06/04/04 — Cherry Hospital dedicates cemetery monument

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Cherry Hospital dedicates cemetery monument

By Phyllis Moore
Published in News on June 4, 2004 1:58 PM

Nestled in a wooded area near the State Employees Credit Union on West Ash Street is a place that many people have wanted to pay tribute to for a long time.

On Thursday, eight years of hard work came to fruition with the unveiling and dedication of a memorial monument at a cemetery where hundreds of former patients of Cherry Hospital were buried.

Mabel Sudderth, chief of standards management at the state psychiatric hospital, said that between 1927 and 1972, when the more than 700 people were buried in the cemetery, it was a troubled time in the history of caring for the mentally ill.

"These individuals lived and worked at Cherry Hospital," she said. "They farmed the land, they cooked their meals. ... They were mothers, fathers, sisters, brothers, and tried to heal themselves in a setting that was most appropriate at the time."

She said the ceremony was an occasion for honoring the memories of those who could no longer speak for themselves.

"We are the voices of those who are buried here," she said. "We are the echoes that they left behind."

Tanya Rollins, director of special services, said the idea of creating the memorial began in 1996 when $2,455 was raised through the joint efforts of Cherry Hospital and Life Underwriters in Wayne County. The project stalled until 1999, when the pastoral care and volunteer services departments merged.

Along with renewed interest in the project, she said, were additional goals to beautify the cemetery, preserve its history and construct a visitors' parking area. She said there were questions about the boundaries of the two cemeteries, because it was believed that there were a number of unmarked graves, and records from that era were incomplete.

The suggestion was made to enlist the help of a college archaeology classes to help locate the boundaries. East Carolina University students worked in March and November of 2002, surveying the cemetery site, recording information from the marked graves and locating unmarked graves through mapping and soil removal.

Ms. Rollins said that there are now 700 marked graves, but estimated that thousands of other people were buried on the land.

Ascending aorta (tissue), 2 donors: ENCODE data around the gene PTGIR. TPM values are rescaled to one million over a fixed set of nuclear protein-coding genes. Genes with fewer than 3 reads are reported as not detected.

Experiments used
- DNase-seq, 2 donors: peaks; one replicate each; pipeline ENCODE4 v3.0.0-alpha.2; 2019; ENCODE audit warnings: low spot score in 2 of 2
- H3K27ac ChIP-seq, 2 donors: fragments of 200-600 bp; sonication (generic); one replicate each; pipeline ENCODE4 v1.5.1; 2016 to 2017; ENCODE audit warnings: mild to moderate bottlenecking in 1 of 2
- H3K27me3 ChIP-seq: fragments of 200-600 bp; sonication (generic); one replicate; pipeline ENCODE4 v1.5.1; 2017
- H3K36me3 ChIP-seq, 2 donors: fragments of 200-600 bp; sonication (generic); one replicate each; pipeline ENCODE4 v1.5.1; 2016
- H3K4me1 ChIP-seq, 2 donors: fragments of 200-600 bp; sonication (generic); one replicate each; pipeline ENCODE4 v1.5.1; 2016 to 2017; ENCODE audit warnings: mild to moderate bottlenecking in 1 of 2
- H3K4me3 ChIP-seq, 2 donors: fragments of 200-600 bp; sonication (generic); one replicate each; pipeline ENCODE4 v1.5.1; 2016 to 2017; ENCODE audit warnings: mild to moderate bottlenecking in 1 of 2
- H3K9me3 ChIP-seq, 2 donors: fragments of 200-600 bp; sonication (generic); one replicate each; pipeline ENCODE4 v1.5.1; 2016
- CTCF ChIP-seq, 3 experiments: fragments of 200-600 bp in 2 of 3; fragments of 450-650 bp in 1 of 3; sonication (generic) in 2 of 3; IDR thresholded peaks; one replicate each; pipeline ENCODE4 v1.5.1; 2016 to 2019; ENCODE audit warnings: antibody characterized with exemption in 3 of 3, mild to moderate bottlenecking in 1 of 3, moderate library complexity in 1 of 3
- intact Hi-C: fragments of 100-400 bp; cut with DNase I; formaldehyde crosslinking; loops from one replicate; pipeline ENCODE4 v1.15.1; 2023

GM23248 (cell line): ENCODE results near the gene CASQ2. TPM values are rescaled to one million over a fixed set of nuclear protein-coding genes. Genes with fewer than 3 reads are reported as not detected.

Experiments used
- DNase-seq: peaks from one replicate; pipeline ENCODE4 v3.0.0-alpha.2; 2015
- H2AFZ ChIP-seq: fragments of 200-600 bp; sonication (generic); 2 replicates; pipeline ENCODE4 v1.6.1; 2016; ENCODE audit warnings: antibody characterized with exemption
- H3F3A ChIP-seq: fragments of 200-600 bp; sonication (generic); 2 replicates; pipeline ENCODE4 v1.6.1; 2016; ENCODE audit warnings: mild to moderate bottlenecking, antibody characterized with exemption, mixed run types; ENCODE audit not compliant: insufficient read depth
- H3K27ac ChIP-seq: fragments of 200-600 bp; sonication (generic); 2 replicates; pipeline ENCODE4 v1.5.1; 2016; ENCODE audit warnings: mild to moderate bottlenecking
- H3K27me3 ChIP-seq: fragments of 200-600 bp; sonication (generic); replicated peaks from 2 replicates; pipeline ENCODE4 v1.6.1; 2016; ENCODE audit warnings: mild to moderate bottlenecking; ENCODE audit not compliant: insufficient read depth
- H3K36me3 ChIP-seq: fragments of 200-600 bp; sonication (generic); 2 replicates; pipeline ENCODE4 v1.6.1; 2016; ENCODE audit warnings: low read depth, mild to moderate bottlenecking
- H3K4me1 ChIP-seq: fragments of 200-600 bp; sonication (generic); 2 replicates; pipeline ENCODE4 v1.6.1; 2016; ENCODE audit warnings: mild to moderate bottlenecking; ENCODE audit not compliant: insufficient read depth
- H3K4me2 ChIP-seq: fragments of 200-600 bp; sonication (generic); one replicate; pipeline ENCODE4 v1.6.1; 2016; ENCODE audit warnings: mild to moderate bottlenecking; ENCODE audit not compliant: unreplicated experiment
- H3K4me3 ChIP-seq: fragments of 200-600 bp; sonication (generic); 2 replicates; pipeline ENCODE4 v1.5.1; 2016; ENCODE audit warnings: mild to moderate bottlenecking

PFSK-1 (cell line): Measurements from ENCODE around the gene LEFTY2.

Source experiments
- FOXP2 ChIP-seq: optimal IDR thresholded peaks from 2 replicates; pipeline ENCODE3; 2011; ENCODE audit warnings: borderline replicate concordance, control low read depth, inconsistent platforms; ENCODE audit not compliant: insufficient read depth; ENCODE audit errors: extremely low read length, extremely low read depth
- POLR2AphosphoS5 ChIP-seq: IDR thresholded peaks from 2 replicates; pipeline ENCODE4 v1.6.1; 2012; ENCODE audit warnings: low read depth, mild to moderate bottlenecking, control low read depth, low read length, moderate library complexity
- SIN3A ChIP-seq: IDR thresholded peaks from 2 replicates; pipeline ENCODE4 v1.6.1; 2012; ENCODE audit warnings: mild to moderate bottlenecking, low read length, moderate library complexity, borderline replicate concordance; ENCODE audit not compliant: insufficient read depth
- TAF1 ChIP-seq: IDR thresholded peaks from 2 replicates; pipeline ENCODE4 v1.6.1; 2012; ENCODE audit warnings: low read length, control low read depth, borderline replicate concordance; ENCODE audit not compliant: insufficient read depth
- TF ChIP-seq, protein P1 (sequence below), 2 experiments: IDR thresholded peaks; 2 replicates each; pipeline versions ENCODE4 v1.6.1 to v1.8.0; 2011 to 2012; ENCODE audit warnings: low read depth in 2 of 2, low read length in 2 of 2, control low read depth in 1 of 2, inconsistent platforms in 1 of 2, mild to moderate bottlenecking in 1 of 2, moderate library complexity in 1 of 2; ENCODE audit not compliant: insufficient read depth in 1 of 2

The proposal to create a monument came from Facility Maintenance Manager Don Edwards. He suggested it be made out of granite steps salvaged by his father in 1939 from the original central complex.

The stones were located and fashioned after a winning design selected through a contest sponsored by the Cherry Foundation, Ms. Rollins said.

She said a number of volunteers have also assisted in the project over the years. Among those mentioned who attended the dedication ceremonies were Boy Scouts Shivar Person, who designed and constructed the visitor's parking lot; Josh Berens, who designed and placed a cross near the river, and added two information boards; and Todd Putnam, who built and placed identifying markers on each row of graves.

Also at Thursday's hour-long dedication ceremonies were city and county officials and others from the community. They gathered at the monument, which also features a brick walkway and two benches that were added in 2003.

Dr. Jerry Edwards, hospital director, said the project had been a personal dream of his and the hospital administration.

"The significance of those steps that were transformed and the many hours of work spent on the grounds by many volunteers, both speak to our acknowledgment of the past and its importance," he said. "We pay tribute to the hundreds buried here before us, known and unknown."

He said his hope is that the area be a place for family and others who visit to find comfort and solace.

Dr. Jerry Burton, hospital chaplain, shared a story about a man whose grandmother was among those buried in the cemetery. When he asked to be shown to her resting place, though, it soon became apparent that she was in an unmarked grave. Still, he said, the young man told Burton he felt a peace at having been there.

"There are 700 stories of that nature in our cemetery today and we continue with our dedication," he said.

Robert Kornegay, retired personnel director from Cherry, said that despite some of them being unmarked, each person had a name and a life. Each one, he said, had touched the life of someone else.

Kornegay said he was proud of the strides that have been made over the years in the care and treatment of the mentally ill.

"Through the past 58 years, I have had the opportunity to come to know many that are buried here," he said. "It's important to dedicate this monument to the hundreds of patients buried on these grounds. Their lives should not be forgotten."